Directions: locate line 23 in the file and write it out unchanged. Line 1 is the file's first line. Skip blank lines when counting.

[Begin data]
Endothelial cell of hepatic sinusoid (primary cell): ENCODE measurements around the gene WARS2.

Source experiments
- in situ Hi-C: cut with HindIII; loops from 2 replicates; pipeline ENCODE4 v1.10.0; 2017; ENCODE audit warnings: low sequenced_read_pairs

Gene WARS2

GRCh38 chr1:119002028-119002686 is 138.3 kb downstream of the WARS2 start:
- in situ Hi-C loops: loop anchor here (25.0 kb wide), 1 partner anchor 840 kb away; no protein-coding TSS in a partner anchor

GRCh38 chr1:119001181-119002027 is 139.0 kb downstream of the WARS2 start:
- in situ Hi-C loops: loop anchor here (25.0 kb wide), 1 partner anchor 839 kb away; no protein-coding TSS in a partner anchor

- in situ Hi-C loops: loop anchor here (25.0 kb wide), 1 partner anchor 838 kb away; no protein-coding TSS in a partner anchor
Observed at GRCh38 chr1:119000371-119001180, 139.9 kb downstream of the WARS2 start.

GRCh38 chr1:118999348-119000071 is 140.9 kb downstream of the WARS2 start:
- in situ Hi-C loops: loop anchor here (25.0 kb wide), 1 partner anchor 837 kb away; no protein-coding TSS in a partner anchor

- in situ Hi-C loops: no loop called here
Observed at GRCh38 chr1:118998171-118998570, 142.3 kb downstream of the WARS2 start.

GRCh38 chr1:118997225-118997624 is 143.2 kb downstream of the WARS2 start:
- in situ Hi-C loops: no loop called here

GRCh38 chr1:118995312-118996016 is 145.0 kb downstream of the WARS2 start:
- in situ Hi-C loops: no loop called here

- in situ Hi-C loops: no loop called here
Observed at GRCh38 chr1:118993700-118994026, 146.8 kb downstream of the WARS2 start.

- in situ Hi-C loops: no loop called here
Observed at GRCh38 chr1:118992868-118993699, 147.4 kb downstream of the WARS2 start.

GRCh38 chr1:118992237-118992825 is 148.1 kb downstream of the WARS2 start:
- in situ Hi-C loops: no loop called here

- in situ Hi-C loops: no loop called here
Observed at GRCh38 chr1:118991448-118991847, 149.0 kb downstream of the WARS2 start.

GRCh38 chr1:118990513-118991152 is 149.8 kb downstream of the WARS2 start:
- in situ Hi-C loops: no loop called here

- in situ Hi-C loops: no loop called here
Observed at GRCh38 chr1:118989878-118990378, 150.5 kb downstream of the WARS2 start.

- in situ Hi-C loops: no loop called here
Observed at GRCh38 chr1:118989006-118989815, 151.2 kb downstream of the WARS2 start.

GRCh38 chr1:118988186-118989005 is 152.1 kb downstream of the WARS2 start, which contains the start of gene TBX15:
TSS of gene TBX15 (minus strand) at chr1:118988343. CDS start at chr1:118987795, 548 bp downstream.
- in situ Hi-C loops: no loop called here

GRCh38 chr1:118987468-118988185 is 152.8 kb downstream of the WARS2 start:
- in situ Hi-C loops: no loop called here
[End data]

GRCh38 chr1:118992237-118992825 is 148.1 kb downstream of the WARS2 start: